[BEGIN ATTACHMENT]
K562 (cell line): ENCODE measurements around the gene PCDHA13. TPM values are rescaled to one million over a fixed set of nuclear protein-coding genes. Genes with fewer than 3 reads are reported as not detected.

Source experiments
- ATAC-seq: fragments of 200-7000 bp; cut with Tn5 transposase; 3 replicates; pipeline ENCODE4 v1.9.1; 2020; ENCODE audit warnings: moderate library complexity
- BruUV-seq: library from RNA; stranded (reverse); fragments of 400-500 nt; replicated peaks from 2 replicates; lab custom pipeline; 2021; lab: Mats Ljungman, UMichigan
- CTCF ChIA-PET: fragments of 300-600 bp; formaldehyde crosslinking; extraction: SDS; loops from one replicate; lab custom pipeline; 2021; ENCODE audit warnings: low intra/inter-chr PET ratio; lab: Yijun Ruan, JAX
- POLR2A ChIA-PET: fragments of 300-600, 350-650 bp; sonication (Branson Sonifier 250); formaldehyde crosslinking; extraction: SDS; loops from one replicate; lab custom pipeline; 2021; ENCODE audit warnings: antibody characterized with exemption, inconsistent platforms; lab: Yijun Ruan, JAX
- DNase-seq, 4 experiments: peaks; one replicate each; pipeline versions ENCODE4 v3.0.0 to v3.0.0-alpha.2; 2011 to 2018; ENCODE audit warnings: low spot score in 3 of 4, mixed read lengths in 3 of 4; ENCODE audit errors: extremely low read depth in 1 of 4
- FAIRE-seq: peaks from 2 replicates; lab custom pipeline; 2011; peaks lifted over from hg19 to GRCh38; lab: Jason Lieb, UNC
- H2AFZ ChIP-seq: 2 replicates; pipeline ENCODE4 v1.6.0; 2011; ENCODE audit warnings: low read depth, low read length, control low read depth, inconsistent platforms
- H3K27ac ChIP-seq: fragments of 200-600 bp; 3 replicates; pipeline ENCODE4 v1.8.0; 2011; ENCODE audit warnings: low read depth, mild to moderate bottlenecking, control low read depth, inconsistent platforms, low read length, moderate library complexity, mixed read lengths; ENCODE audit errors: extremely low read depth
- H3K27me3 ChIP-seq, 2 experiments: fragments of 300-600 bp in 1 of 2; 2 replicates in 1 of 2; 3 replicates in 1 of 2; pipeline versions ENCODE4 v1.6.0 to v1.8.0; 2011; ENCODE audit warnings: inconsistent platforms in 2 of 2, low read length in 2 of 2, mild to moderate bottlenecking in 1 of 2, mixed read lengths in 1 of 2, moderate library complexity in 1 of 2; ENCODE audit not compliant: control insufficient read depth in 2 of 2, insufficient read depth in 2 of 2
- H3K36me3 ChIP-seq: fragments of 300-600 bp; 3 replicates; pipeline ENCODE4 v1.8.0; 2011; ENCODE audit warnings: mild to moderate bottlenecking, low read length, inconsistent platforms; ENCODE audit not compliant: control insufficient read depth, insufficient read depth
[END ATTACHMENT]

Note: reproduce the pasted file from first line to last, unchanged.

K562 (cell line): ENCODE measurements around the gene PCDHA13. TPM values are rescaled to one million over a fixed set of nuclear protein-coding genes. Genes with fewer than 3 reads are reported as not detected.

Source experiments
- ATAC-seq: fragments of 200-7000 bp; cut with Tn5 transposase; 3 replicates; pipeline ENCODE4 v1.9.1; 2020; ENCODE audit warnings: moderate library complexity
- BruUV-seq: library from RNA; stranded (reverse); fragments of 400-500 nt; replicated peaks from 2 replicates; lab custom pipeline; 2021; lab: Mats Ljungman, UMichigan
- CTCF ChIA-PET: fragments of 300-600 bp; formaldehyde crosslinking; extraction: SDS; loops from one replicate; lab custom pipeline; 2021; ENCODE audit warnings: low intra/inter-chr PET ratio; lab: Yijun Ruan, JAX
- POLR2A ChIA-PET: fragments of 300-600, 350-650 bp; sonication (Branson Sonifier 250); formaldehyde crosslinking; extraction: SDS; loops from one replicate; lab custom pipeline; 2021; ENCODE audit warnings: antibody characterized with exemption, inconsistent platforms; lab: Yijun Ruan, JAX
- DNase-seq, 4 experiments: peaks; one replicate each; pipeline versions ENCODE4 v3.0.0 to v3.0.0-alpha.2; 2011 to 2018; ENCODE audit warnings: low spot score in 3 of 4, mixed read lengths in 3 of 4; ENCODE audit errors: extremely low read depth in 1 of 4
- FAIRE-seq: peaks from 2 replicates; lab custom pipeline; 2011; peaks lifted over from hg19 to GRCh38; lab: Jason Lieb, UNC
- H2AFZ ChIP-seq: 2 replicates; pipeline ENCODE4 v1.6.0; 2011; ENCODE audit warnings: low read depth, low read length, control low read depth, inconsistent platforms
- H3K27ac ChIP-seq: fragments of 200-600 bp; 3 replicates; pipeline ENCODE4 v1.8.0; 2011; ENCODE audit warnings: low read depth, mild to moderate bottlenecking, control low read depth, inconsistent platforms, low read length, moderate library complexity, mixed read lengths; ENCODE audit errors: extremely low read depth
- H3K27me3 ChIP-seq, 2 experiments: fragments of 300-600 bp in 1 of 2; 2 replicates in 1 of 2; 3 replicates in 1 of 2; pipeline versions ENCODE4 v1.6.0 to v1.8.0; 2011; ENCODE audit warnings: inconsistent platforms in 2 of 2, low read length in 2 of 2, mild to moderate bottlenecking in 1 of 2, mixed read lengths in 1 of 2, moderate library complexity in 1 of 2; ENCODE audit not compliant: control insufficient read depth in 2 of 2, insufficient read depth in 2 of 2
- H3K36me3 ChIP-seq: fragments of 300-600 bp; 3 replicates; pipeline ENCODE4 v1.8.0; 2011; ENCODE audit warnings: mild to moderate bottlenecking, low read length, inconsistent platforms; ENCODE audit not compliant: control insufficient read depth, insufficient read depth